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. Last Updated: 07/27/2016

Verging on an Uprising

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An event occurred Sunday in Karabulak that has become typical for Ingushetia, or for any place where occupation forces apply systematic violence against the local population. A white minivan with tinted windows and no plates drove up to a small casino near a school and, when two young men exited the casino, masked security officers jumped out and began shooting.

One youth escaped, while the other made his way to a kindergarten despite being shot in the leg. One of the masked Federal Security Service officers followed and shot him in the stomach and then the head. A few minutes later, as a crowd of witnesses watched, another agent placed a hand grenade next to the body. The dead youth was then photographed with the hand grenade as "evidence."

To shoot an unarmed person in the stomach first -- to inflict pain -- and only afterward in the head is the sign of a professional. Slain Novaya Gazeta journalist Anna Politkovskaya was shot the same manner.

It is what followed in Karabulak that was unusual: Local police arrived and nabbed the killers. Then federal officers in armored vehicles arrived on the scene to support their comrades. It might have ended in a shootout had not Ingush Interior Minister Musa Medov ordered that the killers be released. Later, the local prosecutor explained that the shooting had been the "liquidation of an insurgent."

This kind of "liquidation" has become infamous of late. In Ingushetia in early August, insurgents were blamed for the shooting deaths of ethnic Russian schoolteacher Lyudmila Terekhina and her daughter. The case was solved and the two murderers apprehended almost overnight. They were federal contract soldiers, one Russian and the other Ossetian, who had visited Terekhina's daughter on the eve of the murder. A witness identified the assailants by their voices. The local police official who ordered the soldiers' arrest was then shot dead Aug. 11.

No doubt some of the people killed by federal troops were insurgents. But in the case of Terekhina's killers, it is not as easy to tell. The shooting deaths of Russians in Ingushetia stand out because when federal troops, fueled by the dangerous mix of horrific conditions and carte blanche to respond to them with equally horrific violence, happen to kill an ethnic Russian, they cannot label the victim as an insurgent. In all other cases the dead are, by default, insurgents.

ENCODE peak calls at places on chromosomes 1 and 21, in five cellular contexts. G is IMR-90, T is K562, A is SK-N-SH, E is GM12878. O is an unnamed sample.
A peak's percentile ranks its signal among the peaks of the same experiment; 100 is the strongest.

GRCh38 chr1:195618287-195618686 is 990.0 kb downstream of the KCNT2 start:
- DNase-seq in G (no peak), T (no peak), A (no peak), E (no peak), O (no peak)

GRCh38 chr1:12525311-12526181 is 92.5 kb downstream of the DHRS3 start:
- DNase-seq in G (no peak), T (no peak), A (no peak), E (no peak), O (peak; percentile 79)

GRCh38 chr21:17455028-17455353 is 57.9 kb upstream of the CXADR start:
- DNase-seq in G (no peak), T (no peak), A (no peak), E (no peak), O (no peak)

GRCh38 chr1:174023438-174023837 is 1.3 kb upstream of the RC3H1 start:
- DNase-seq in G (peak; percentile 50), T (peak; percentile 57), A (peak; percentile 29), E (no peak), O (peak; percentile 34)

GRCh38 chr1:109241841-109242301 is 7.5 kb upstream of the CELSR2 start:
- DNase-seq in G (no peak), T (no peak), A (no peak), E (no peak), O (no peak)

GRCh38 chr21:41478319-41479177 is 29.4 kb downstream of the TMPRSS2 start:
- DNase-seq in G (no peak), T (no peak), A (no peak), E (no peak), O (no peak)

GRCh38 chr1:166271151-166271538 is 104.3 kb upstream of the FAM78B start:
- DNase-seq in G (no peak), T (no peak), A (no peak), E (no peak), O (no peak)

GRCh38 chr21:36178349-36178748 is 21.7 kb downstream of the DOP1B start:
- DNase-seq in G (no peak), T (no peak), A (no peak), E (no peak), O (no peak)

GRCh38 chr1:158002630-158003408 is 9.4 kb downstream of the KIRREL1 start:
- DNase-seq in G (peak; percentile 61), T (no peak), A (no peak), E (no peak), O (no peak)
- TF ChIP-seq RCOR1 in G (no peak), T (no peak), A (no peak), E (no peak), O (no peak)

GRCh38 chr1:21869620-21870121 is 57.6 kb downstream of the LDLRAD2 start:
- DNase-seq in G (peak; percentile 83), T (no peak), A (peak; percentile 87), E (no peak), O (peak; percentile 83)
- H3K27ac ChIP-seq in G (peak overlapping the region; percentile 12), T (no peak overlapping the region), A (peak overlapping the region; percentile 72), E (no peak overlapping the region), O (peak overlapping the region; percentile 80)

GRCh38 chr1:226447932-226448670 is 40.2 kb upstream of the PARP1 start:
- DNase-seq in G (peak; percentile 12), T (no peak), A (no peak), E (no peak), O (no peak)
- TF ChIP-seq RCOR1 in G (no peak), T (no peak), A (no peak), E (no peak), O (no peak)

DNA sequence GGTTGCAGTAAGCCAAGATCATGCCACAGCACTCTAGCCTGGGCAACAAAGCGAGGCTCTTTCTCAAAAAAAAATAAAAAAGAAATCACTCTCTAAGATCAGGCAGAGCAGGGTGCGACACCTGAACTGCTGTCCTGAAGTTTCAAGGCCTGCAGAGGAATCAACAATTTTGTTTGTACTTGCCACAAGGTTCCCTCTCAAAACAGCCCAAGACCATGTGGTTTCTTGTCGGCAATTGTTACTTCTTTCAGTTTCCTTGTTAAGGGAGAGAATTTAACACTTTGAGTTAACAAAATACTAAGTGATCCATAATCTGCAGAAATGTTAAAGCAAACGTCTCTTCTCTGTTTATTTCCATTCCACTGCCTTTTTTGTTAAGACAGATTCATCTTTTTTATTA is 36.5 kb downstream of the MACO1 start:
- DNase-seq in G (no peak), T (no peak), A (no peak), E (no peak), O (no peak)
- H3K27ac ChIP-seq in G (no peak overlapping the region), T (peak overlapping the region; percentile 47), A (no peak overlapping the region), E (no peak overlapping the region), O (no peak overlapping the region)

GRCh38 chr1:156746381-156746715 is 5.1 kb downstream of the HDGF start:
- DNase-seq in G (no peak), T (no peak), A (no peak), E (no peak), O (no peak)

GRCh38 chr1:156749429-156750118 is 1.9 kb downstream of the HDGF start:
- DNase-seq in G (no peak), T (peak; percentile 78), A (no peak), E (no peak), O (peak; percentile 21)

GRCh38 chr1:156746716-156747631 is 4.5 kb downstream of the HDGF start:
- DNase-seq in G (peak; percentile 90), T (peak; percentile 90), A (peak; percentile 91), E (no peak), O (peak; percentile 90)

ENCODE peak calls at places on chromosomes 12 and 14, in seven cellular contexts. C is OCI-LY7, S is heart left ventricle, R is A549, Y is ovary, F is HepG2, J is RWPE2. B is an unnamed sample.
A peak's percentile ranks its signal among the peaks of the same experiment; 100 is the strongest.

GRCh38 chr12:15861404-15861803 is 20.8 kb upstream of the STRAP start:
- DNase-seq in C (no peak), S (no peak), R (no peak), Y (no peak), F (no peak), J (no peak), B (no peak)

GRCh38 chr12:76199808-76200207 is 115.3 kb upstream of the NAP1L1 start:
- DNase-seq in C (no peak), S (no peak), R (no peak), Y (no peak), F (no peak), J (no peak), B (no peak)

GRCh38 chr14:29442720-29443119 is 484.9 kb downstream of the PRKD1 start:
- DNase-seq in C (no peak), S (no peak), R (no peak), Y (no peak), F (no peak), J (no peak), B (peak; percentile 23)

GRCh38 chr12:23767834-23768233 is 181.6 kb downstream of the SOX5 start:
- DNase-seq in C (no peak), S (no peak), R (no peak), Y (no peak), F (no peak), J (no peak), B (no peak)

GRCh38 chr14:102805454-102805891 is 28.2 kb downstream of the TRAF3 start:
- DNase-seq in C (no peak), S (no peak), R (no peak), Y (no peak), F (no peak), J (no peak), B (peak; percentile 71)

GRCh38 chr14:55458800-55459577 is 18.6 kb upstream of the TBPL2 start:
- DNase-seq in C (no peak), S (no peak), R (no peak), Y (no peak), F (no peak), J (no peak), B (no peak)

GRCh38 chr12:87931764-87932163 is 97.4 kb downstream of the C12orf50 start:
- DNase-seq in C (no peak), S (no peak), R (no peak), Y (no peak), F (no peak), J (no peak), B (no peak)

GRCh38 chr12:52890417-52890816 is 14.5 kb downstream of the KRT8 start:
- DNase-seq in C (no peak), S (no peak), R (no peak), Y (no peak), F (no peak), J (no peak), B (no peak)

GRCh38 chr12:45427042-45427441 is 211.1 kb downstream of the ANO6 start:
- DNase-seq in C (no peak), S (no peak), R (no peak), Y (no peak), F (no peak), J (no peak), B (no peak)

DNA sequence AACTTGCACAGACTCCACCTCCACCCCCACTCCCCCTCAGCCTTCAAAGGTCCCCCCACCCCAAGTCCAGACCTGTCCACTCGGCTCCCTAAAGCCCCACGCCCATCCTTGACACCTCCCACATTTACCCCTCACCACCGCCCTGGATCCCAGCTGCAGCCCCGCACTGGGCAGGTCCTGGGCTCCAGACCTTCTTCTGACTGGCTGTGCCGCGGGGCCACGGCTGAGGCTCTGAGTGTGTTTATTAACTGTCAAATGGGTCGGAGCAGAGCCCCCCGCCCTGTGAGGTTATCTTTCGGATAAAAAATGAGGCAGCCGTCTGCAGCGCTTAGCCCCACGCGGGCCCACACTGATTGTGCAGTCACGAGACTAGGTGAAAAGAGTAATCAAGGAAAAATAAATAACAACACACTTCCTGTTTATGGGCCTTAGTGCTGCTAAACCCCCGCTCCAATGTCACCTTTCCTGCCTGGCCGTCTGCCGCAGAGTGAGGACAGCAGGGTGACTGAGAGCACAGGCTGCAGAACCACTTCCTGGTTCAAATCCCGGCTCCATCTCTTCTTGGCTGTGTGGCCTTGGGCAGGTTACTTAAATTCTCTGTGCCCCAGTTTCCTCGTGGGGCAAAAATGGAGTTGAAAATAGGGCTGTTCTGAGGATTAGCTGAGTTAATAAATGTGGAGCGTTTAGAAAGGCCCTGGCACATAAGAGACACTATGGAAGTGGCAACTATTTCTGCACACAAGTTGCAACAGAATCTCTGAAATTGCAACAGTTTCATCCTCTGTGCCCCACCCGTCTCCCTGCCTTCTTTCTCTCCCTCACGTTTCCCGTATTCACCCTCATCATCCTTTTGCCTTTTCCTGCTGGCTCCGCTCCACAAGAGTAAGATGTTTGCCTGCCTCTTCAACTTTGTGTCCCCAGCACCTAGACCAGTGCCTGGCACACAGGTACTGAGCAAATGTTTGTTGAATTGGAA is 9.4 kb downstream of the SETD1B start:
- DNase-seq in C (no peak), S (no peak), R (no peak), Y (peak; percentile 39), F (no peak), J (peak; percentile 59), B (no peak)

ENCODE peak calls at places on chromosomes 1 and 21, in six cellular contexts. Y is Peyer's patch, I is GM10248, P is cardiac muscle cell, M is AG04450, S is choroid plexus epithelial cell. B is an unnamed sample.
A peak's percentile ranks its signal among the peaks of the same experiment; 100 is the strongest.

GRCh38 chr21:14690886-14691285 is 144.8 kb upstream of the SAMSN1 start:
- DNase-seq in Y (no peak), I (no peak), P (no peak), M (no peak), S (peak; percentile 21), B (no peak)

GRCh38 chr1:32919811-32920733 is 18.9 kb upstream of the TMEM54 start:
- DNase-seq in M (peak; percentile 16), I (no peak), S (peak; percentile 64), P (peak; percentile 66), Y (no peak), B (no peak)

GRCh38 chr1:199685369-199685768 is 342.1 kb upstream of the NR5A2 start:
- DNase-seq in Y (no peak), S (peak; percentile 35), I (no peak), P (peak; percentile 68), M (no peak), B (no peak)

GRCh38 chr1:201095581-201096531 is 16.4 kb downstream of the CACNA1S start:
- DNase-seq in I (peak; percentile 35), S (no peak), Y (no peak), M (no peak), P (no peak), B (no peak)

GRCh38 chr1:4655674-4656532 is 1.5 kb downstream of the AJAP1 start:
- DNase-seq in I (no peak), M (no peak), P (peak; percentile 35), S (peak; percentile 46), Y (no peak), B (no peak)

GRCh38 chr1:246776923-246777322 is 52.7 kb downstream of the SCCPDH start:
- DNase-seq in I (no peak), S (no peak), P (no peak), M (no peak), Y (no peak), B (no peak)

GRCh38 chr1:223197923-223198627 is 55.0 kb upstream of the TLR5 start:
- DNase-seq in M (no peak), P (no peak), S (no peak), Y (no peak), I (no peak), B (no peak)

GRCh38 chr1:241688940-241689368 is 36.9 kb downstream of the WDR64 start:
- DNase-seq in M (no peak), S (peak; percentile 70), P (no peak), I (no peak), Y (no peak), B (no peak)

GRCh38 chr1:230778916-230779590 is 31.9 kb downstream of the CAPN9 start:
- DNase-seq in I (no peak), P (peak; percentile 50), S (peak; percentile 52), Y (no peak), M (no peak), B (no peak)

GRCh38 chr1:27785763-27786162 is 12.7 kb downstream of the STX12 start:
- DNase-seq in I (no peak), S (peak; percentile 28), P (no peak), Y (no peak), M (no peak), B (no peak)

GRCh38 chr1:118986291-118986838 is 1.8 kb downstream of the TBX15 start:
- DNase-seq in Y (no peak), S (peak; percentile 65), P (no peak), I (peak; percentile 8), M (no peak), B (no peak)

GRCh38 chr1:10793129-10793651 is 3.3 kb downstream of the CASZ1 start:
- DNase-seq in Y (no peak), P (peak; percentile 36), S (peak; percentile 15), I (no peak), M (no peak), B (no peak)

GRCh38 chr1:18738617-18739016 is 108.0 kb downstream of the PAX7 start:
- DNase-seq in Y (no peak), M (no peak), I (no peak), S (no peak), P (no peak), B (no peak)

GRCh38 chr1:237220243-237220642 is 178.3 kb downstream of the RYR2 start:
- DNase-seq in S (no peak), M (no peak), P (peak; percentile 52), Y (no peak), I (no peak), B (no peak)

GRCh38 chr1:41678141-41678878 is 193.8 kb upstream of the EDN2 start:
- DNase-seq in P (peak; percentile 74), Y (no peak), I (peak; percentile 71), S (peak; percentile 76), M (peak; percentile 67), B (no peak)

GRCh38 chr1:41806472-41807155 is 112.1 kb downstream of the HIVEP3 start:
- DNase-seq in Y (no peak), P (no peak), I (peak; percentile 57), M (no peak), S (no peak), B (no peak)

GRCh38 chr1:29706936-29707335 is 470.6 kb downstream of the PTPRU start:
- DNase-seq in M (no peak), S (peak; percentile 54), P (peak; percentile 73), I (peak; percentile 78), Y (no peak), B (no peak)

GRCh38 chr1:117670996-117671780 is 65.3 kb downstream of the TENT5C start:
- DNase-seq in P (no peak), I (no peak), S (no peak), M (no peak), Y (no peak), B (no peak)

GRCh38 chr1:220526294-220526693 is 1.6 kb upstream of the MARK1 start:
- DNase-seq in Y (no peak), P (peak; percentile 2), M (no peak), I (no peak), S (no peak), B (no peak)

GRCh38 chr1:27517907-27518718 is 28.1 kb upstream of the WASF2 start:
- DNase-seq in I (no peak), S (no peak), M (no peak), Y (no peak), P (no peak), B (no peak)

Conditions in Ingushetia worsened dramatically in March following the abduction of Uruskhan Zyazikov, an uncle of Ingush President Murat Zyazikov and the father of his personal security chief. This prompted the authorities to loose a wave of terror on their own citizens, which met with terror as a response.

As early as June, it was clear that the region was moving toward a catastrophe. That was when villagers in Surkhakhi used force to free a fellow villager being held by federal troops. (By this point, federal troops were already moving around the republic in groups of no fewer than three armored personnel carriers and had so thoroughly entrenched themselves in the villages that they had even put up outhouses in the cemeteries.)

It had also become clear that Zyazikov had lost control of both the general population and the local elites: In a secret ballot, a majority of United Russia members voted to dump him as party head in Ingushetia.

It is one thing when villagers take on heavily armed federal soldiers to free a compatriot -- and that particular village has a reputation for militancy -- but altogether another when federal soldiers are prepared to shoot local police.

The next step could well be an uprising, with not much needed to touch it off. In a republic as small as Ingushetia, the insurgents would not be likely to come out as winners. Regardless of the winner, rivers of blood would likely flow before it was over.

Yulia Latynina hosts a political talk show on Ekho Moskvy radio.